Monday, Wednesday — 3:00-4:15 p.m.
Location: Peck Hall 1404
Instructor: Eric W. Ruckh
Monsters R Us
The human fascination with monsters is long standing and ancient. Whether from the Mediterranean world—Cyclopes and Gorgons, for example—or from East Asia—fox spirits and dragons—ancient cultures peopled their worlds with them; they found in them great enemies and rivals against whom they tested and developed and discovered themselves. We moderns have been no less inventive. From Warm Bodies, World War Z, and The Walking Dead through Twilight, Let the Right One In, and Buffy the Vampire Slayer to Carrie and some of the X-Men, we invent monsters and revel in the terror they inspire in us. We go so far as to imagine our annihilation at their hands and flock to the spectacle of holocaust. Why? That is the fundamental question we will explore in this course. What do we see in monsters? Why do we invent them? Why do we love them? In what way are they dark shadows of ourselves? How can we learn to recognize ourselves and our world in them? The course will introduce students to three thinkers (and their ideas about the social and psychic worlds) who can help us learn to read monsters as reflections of ourselves and our concerns: Marx, Freud, and Jung.
The course will be woven around reading and discussing (analyzing and interpreting) the following novels:
Brooks, Max, World War Z (2006)
Danielewski, Daniel Z., House of Leaves (2000)
Lindqvist, John Ajvide, Let the Right One In (2004)
Stoker, Bram, Dracula (1897)
And the following films:
Night of the Living Dead [dir., George Romero (1968)]
Nosferatu [dir., F.W. Murnau (1922)]
The Shining [dir., Stanley Kubrick (1980)]
Tuesday, Thursday — 3:30-4:45 p.m.
Location: Peck Hall 0306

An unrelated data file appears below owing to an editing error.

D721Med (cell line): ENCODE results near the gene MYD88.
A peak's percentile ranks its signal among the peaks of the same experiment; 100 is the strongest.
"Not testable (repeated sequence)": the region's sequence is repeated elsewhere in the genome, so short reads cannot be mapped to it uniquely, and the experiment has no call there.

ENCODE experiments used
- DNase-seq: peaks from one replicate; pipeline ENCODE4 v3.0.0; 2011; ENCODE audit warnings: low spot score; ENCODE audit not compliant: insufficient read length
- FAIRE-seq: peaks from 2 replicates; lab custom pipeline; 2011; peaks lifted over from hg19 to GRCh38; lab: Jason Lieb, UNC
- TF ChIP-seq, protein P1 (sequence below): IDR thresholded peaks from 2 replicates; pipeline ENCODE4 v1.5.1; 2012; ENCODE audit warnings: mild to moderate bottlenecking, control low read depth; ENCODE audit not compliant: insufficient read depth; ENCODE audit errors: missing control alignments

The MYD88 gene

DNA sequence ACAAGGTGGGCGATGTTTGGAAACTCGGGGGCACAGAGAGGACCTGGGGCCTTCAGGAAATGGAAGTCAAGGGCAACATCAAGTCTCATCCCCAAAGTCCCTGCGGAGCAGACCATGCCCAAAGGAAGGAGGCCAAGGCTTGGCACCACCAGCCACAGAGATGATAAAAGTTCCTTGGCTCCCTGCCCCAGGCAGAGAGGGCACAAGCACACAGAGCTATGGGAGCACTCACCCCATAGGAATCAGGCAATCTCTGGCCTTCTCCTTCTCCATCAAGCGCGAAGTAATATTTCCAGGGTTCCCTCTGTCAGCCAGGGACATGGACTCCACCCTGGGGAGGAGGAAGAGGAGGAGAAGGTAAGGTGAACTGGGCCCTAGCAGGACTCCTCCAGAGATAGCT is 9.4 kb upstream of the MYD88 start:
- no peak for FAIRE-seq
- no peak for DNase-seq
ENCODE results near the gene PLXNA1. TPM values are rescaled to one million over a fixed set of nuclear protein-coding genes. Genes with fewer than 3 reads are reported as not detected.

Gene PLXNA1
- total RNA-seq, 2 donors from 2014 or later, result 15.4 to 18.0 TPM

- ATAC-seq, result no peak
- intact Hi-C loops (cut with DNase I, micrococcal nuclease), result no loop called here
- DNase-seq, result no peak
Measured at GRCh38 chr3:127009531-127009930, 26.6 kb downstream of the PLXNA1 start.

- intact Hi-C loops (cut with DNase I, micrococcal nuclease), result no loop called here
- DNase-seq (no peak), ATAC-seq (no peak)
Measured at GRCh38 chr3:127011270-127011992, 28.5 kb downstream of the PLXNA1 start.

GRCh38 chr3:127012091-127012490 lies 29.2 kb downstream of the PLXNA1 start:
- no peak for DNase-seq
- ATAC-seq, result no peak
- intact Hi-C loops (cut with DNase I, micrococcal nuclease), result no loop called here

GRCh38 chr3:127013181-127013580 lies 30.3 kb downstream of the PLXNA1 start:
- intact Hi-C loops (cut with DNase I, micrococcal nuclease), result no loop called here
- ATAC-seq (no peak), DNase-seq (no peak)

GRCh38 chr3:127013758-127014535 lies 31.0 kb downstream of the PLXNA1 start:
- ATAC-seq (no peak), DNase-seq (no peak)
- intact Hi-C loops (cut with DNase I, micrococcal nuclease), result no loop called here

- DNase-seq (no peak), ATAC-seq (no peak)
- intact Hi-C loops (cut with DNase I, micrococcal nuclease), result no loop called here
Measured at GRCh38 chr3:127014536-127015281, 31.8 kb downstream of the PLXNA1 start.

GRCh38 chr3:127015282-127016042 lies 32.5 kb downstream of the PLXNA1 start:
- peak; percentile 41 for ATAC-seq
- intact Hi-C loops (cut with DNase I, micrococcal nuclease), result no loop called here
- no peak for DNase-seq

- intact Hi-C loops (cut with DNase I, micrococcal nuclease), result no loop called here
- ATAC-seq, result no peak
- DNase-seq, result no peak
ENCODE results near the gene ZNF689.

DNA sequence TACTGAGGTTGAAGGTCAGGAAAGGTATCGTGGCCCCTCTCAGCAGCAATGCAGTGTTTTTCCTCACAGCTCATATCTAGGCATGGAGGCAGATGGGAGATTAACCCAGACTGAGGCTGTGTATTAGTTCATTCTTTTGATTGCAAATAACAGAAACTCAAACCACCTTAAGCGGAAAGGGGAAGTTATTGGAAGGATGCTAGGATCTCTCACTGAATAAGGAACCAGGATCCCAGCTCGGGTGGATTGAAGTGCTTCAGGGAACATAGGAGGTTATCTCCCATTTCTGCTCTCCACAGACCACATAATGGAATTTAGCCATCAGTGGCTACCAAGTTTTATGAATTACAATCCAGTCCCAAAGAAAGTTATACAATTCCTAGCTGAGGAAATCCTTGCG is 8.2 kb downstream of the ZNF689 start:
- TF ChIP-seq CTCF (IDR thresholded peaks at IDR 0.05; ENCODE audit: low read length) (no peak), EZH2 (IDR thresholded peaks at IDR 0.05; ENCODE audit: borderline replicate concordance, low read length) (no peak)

Instructor: Linda W. Alford
Dynamics of Health Policy, Implications of Health Care Reform, and Complexity of the American Health Care System
In this course, we will discuss:
1) Healthcare in America
2) Health professionals and organizations in the U.S.
3) Healthcare finance and reimbursement in the U.S.
4) Access, quality and availability of healthcare in the U.S.
5) The future of healthcare in America
Course activities will include:
1) Interviews with legislators
2) Writing letters to legislators
3) Attendance at the School of Nursing Legislative Night
4) Writing letters to editors of newspapers on health policy issues
5) Attend local legislative sessions
Tuesday, Thursday —11:00 a.m.-12:15 p.m.
Location: Evergreen Residence Hall 283
Instructor: Johanna Schmitz
Theater scholars explore what has happened (history) what can happen (literature and performance) and what it all means (critical theory). This class will lead students to a keen understanding of several current issues in Shakespeare Studies by considering how we navigate between fact and desire, innovation and expectation, text and performance, architecture and staging, and the blurry line between interpretation and adaptation.
We will use new editions of Hamlet (quartos and the Folio), several recent films and filmed stage productions (Peter Brook, Ostermeier, Tiger Lillies, Tiny Ninja Theatre, the RSC, and others) and a careful consideration of recent architectural reconstructions of Shakespeare's theaters to see how both scholars and practitioners tackle the tricky issues of multiple authenticity and cultural monumentalism - being and seeming to be.
This class is designed for students in all majors. We will develop individual strategies for focused scholarship, critical thinking, academic writing, and we will have some fun.
Professor Schmitz has been studying the Rose Theatre (1587-c.1605) since 2001 and is the archivist for the Rose Theatre Trust. She will share her work on the discovery and current redevelopment of the Rose as a heritage site.